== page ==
Norway's Statoil has agreed to acquire the oil and gas activities of Norsk Hydro to create a national champion, the companies said on Monday, driving their shares up sharply.
The new company will have combined production of 1.9 million barrels per day in 2007 and proven oil and gas reserves of 6.3 billion barrels of oil equivalents, and will become the world's largest offshore operator, the companies said.
"The recommended merger is driven by an ambition to grow in Norway and internationally," Norway's two biggest companies said in a joint statement.
The proposed merger is subject to approval by the general meetings of the two companies as well as by regulatory authorities, they said.
Shares in Norsk Hydro leapt 24.2% to 194.0 crowns,and Statoil's stock jumped nearly 6.7% to 184.50 crowns, driving the Oslo bourse benchmark index to new all-time highs.
Norsk Hydro, the energy and aluminium group, will continue as a leading, focused global aluminium company, Hydro said.
Hydro shareholders will hold 32.7%, and Statoil's shareholders would hold 67.3% of the new company.
"Hydro's shareholders will receive 0.8622 shares in the newcompany for each Hydro share and continue as owners of Hydro. Statoil shareholders will maintain their holdings in the new company on a one-for-one basis," the companies said.
The Norwegian government will raise its stake in the new company to 67% from an initial 62.5%, the government said in a statement.
"Final closing is expected to be in the third quarter 2007," the companies said and added that in the meantime, Hydro and Statoil would be managed as separate companies.
"The new company will create huge values for Norway," Prime Minister Jens Stoltenberg said in a statement. "And the merger is an excellent foundation for meeting the challenges facing the oil and gas industry. The government sees the recommended merger as industrially and strategically well founded."
Norsk Hydro will remain a separate listed company based on its aluminium and power generating business, the government said. "This creates the basis for an even further development of the aluminium business," the government said.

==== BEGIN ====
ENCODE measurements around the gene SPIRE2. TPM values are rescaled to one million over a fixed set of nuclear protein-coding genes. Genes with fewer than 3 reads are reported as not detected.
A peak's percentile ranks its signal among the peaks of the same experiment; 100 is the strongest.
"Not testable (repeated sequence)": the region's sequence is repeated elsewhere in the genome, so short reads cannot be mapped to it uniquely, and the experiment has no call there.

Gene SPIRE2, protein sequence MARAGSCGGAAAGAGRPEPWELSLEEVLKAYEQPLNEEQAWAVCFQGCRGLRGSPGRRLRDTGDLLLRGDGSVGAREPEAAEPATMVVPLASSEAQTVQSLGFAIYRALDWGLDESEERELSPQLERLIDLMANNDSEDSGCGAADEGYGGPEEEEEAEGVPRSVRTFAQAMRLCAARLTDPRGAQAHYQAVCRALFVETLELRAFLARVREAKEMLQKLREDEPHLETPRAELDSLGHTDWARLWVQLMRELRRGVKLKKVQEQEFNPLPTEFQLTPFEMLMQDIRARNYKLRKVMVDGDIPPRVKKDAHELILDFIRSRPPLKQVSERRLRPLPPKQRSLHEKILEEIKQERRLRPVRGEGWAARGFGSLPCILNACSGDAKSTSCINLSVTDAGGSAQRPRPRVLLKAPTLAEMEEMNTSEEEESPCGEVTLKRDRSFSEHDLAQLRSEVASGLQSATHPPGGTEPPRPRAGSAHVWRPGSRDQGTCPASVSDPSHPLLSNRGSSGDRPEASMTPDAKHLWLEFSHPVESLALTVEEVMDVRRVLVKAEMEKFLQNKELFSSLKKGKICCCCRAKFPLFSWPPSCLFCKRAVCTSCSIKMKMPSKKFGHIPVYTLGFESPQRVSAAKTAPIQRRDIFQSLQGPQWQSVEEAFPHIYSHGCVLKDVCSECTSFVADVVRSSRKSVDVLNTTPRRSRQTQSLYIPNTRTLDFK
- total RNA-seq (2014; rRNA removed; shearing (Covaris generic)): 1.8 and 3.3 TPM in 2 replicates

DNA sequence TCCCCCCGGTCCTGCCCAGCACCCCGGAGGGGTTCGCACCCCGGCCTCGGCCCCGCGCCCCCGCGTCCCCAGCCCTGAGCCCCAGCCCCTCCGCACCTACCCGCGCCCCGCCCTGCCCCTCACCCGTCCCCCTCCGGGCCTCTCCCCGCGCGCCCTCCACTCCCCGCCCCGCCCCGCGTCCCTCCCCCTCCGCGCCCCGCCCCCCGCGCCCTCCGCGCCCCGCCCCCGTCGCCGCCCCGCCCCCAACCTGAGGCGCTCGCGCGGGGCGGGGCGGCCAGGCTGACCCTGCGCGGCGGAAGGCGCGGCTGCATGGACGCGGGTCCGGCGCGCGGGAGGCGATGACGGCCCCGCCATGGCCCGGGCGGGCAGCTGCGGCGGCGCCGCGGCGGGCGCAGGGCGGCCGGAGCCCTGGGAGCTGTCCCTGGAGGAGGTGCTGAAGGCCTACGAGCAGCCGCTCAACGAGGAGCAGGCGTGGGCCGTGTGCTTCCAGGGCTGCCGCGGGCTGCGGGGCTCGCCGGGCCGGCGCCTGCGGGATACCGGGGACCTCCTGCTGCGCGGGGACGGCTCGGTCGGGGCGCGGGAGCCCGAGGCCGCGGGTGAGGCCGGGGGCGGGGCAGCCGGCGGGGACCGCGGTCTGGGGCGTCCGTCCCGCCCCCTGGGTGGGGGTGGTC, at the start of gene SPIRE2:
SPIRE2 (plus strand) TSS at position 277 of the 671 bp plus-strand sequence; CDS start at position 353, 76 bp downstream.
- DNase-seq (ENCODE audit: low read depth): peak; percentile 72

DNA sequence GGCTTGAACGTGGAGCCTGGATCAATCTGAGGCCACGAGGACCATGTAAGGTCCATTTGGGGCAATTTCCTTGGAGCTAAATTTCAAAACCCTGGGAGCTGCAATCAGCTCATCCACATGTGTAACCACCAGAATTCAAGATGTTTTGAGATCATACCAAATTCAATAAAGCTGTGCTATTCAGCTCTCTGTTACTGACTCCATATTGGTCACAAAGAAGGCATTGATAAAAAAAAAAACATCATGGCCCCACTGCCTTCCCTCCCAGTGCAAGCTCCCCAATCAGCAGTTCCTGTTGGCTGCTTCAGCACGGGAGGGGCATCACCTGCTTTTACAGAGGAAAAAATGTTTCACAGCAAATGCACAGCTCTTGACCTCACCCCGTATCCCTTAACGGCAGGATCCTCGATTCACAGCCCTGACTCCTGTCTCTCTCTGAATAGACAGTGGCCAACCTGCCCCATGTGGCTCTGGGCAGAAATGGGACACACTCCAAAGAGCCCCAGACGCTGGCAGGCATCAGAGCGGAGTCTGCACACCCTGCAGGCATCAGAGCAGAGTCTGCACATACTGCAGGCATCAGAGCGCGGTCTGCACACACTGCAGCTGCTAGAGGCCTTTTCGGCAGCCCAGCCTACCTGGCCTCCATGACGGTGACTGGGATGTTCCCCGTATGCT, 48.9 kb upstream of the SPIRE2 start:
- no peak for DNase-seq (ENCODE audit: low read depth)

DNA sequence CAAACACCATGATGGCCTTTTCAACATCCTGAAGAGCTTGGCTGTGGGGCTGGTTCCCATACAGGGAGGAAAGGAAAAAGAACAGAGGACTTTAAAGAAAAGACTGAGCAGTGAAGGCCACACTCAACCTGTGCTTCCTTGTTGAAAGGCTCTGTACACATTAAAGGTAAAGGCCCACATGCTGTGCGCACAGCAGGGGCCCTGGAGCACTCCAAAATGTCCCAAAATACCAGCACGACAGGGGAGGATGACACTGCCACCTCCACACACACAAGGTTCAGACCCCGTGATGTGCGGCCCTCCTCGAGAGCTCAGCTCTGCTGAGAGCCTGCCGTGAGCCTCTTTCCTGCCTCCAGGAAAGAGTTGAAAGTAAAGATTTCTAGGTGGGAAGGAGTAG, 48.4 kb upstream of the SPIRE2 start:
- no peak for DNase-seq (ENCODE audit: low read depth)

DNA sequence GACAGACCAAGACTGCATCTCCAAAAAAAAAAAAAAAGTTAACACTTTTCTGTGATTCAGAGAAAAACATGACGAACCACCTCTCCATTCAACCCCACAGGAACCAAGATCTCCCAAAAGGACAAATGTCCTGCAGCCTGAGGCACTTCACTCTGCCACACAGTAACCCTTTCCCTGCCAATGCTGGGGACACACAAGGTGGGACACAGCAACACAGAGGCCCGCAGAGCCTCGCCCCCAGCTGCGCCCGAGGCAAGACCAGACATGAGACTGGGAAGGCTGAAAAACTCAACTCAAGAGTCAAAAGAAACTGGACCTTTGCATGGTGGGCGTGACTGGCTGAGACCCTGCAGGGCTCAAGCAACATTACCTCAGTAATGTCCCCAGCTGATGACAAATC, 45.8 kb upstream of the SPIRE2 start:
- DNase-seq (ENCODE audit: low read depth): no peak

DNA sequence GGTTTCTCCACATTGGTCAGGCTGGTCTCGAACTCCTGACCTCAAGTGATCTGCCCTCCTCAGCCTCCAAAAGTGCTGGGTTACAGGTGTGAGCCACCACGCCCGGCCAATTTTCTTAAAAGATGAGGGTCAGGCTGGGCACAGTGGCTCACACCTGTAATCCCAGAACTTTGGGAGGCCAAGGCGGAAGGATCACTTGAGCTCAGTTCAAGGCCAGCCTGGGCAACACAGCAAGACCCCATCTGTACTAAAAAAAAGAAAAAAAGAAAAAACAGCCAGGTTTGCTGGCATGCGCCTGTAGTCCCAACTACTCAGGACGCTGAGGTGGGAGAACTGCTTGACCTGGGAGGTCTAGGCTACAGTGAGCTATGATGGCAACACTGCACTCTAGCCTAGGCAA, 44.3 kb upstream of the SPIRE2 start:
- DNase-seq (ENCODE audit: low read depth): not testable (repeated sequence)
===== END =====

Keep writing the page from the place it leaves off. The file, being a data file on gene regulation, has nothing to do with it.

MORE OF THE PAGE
"By combining forces, the new company will be a highly competent and financially strong Norwegian-based energy champion, well positioned to ensure continued domestic excellence and pursue international business opportunities for long-term growth," Jan Reinaas and Jannik Lindbaek, respective chairmen of Hydro and Statoil, said in a joint statement.
"The industry faces an increasingly challenging international landscape. To merge now makes perfect sense," saidthe chairmen of the firms which will be present in 40 countries.
Statoil's Chief Executive Helge Lund will become CEO of the new company, and Norsk Hydro's Chief Executive Eivind Reiten will become chairman and continue as head of Norsk Hydro's aluminium company.
The market has long seen a combination of Hydro's and Statoil's oil and gas business as a likely scenario to make the companies able to compete with bigger international rivals.
But Lund had told Reuters as recently as Oct. 17 that a merger with Hydro was not on the agenda.
Carnegie's oil analyst John Olaisen said: "Very positive for both. A very reasonable transaction."
DnB NOR's oil analyst Bjoern Inge Toennessen said: "This will give more punch to the international presence of the two."
Hydro said it would propose a dividend for 2006 of 5 crowns per share, totalling about 6.1 billion crowns, subject to approval by shareholders." This dividend is to be funded entirely by Hydro's oil and gas activities."
Statoil will propose a dividend of 9.12 crowns per share for 2006, in total about 19.7 billion crowns, Statoil said.
"Furthermore, it is the combined company's intention to return to its shareholders, through cash dividends and share repurchases, an amount in the range of 45% to 50% of consolidated net income as determined in accordance with USGAAP," the companies said.
In any one year, however, aggregate cash dividends and sharerepurchases may be higher or lower than 45% to 50% of net income, they said.